Although most people think of the Holocaust when it comes to genocides, there are many other acts of genocide that have not been as recognized. Genocide is killing people based on their race. It is important to be aware of genocide so it can be stopped and prevented. Elie Wiesel is a Holocaust survivor, who wrote stories based on his experiences and received a Nobel Peace prize. Elie Wiesel stated in his speech that when it comes to injustice, indifference is the greatest danger of all.
Indifference is destructive and inhumane Indifference is defined by Elie Wiesel as lacking empathy or keeping silent while there is discrimination (Anthony, n.d.). He continues to say that indifference is a friend of the enemy because it benefits the aggressor and then disfavors the victims as they feel forgotten. There are two seemingly different speeches, one by Elie Wiesel a survivor of the Holocaust and another by Susan. B Anthony who spoke for women’s right, straight out a theme that the attitude of indifference is destructive and inhumane.
Racism, prejudice, and bias are all manifestations of hatred that have been present within the world for a significant amount of time. This has been discussed and explained in literature, media, and many other forms. When it comes to this hatred we often do not do much to stop it or lessen its presence within the world, we rather feed it and watch as it grows ever more present. Some people will push this off to the side and dismiss it as if it is fine and we should not or can not do anything about it. This is often because hatred can be difficult to overcome due to the many different barriers between us and those who are different than us.
Indifference is “unnatural.” Indifference is a “blurred line between light and dark.” Indifference is “tempting.” Indifference is “dangerous.” Indifference is “careless”.
I both agree and disagree with Nenia Campbell’s statement. “We always vilify with what we don’t understand” (Nenia Campbell). The part in the statement that I do not agree with is the word ‘always’. I do agree that we often vilify what we do not understand, but not always. Take for example a soldier.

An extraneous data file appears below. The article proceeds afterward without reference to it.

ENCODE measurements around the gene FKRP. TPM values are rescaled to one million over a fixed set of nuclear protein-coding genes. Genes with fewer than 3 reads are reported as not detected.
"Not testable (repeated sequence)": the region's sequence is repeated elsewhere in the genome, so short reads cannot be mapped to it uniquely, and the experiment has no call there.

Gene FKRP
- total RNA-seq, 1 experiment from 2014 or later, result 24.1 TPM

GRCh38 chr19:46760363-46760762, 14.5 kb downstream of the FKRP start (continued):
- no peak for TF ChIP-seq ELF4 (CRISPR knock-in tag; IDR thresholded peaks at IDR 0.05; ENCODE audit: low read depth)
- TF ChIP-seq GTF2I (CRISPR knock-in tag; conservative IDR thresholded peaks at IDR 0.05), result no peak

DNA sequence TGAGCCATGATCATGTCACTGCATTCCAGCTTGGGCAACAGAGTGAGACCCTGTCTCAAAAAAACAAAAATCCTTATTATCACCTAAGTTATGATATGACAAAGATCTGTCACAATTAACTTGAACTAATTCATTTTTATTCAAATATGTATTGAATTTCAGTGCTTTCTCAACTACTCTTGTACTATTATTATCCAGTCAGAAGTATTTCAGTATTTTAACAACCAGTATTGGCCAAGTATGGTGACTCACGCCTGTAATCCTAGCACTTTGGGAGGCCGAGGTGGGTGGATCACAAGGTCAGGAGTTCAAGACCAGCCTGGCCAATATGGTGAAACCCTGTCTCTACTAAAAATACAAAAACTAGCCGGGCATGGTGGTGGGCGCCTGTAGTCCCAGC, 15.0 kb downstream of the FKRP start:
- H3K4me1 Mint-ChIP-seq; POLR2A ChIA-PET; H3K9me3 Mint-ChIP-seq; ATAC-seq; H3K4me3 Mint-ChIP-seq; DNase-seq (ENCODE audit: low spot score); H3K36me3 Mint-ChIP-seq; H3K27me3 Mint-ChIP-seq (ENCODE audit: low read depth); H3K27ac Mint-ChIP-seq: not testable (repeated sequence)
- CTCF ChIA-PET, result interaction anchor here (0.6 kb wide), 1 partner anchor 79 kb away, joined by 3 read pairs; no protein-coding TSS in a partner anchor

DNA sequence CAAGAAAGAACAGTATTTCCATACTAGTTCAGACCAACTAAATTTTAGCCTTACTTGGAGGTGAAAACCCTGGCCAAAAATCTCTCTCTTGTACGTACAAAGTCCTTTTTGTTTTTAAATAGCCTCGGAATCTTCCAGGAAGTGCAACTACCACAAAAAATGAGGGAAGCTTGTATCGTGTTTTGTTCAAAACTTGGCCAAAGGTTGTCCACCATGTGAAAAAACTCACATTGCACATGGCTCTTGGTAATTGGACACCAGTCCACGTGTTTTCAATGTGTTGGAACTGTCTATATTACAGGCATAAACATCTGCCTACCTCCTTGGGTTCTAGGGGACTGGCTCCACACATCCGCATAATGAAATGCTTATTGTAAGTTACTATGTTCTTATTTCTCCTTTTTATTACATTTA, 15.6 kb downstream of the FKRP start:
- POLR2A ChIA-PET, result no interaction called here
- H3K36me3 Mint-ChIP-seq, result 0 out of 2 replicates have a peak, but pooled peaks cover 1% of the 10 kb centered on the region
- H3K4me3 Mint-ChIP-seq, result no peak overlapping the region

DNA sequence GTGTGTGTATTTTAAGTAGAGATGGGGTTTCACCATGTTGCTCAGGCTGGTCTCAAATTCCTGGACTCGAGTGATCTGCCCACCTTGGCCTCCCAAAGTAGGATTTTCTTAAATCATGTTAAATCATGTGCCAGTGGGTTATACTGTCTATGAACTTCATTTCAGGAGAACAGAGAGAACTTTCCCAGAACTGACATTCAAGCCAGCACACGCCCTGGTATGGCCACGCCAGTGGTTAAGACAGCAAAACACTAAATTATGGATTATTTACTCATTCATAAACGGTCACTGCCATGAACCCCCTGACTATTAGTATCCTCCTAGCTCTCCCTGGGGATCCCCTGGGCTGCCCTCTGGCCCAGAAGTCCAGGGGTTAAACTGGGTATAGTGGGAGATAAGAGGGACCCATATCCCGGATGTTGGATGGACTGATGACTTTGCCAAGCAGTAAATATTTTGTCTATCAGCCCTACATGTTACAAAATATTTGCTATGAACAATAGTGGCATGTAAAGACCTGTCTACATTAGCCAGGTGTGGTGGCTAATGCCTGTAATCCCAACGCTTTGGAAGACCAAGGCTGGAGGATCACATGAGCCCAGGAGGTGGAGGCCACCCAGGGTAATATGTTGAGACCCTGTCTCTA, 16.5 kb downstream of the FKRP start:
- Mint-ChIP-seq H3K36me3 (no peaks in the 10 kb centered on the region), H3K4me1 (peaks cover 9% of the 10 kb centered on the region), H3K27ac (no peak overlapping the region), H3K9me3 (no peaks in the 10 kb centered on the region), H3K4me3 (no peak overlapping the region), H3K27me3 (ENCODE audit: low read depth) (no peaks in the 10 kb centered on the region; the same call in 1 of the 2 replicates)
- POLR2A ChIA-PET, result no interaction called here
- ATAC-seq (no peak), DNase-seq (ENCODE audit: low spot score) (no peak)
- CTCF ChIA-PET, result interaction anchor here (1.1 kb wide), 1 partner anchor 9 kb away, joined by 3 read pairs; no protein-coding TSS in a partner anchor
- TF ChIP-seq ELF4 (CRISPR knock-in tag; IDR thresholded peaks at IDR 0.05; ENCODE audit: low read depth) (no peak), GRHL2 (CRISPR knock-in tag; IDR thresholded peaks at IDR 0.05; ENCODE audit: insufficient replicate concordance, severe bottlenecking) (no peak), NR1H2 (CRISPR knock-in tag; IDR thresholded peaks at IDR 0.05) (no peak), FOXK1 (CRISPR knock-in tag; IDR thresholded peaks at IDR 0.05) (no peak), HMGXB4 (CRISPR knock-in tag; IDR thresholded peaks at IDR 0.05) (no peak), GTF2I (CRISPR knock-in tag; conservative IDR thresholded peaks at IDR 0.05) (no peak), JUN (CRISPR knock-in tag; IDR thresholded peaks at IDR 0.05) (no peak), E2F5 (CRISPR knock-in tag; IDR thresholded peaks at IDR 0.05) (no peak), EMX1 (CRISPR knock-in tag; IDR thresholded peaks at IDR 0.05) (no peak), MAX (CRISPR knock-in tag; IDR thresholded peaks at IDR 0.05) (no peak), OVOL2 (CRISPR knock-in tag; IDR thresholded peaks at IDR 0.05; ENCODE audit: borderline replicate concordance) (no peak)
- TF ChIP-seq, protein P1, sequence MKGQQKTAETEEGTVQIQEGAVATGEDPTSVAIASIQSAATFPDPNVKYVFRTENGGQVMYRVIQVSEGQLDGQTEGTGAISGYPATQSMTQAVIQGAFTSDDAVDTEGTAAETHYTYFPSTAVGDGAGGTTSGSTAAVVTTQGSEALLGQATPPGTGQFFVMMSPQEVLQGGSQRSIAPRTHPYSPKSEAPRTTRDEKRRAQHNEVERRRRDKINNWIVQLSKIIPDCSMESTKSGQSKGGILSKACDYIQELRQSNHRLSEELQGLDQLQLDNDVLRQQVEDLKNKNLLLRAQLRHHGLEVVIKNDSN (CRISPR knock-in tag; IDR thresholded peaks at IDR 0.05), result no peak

Dudley Randall: “Ballad of Birmingham” The poem “Ballad of Birmingham” by Dudley Randall represents a devastating event. The event takes place in the times of racism. The ballad was published in 1965.
Disadvantageous aspects of human nature unceasingly grow as bigotry increases; thus, dismally impacting mankind as a result. For instance, society becomes controversial in Shakespeare’s Othello when the destructive Iago formulates a plan to entangle almost everyone in the play; naturally, utilizing resources such as ignorance and bewilderment to carry out what he intends. In another event, Sarah Koenig’s Serial podcast portrays society as a system of criminal injustice and biased assumptions when the star of the series, Adnan Syed, becomes convicted of a crime without solid evidence; likewise, in Plato’s “Allegory of the Den,” the prisoners rest chained to their own ignorance with the same unadaptability as those subject to society’s everlasting
In order to ensure that an event similar to the Holocaust does not happen again as a nation we need to be aware. For starters we need to know our history; how and why the Holocaust took place. I think we also need to take a lot at other mass genocides/ethnic cleansings (Rwandan genocide, ethic cleansings in Bosnia, as well as the genocide committed against Native Americans on U.S. soil.) In generally we need to try to more excepting towards those who are different then us. The Holocaust happened because people were led to believe that Jewish people were horrid and to blame for Germany’s poor economic condition.
“The difference between who you are and who you want to be is what you do.” (Duhigg 2012) The compelling excerpt above is taken from the book, The Power of Habit by Charles Duhigg, Published by Gugigg himself, a Pultizer-prize winning author in 2012, it spent over 120 weeks on multiple New York Times bestseller lists. The book offers a masterfully crafted synthesis of scientific research with the author’s personal experiences and ideas, eloquently demonstrating the importance of habit daily while offering insights on making positive amends to achieve success in our businesses and personal lives. The Power of Habit offers it readers a diverse range of illustrations; ranging from the impactful milestone of Alcoholics Anonymous contributing
As an educator, I am frustrated by a perpetual attitude of apathy. Elie Wisiel called it indifference. He said, “The opposite of life is not death but the indifference between life and death.” In my classroom, it equates to apathy.
Thesis: To Kill a Mockingbird shows that racism controls people’s lives in a way that makes people think negatively. In the current world, that same topic has an influence in areas like politics while creating more social issues impacting the world to which is undesirable for the future. With what is present in the book, many of the characters are controlled by the actions and words that reside with racism affecting their conscience to react negatively. This certain behavior can be seen through the trial of Tom Robinson while interviewing with Mayella Ewell. Mayella claims to the court that Tom “took advantage of [her]” even though she knows the truth while defending herself by stating that it was Tom (251).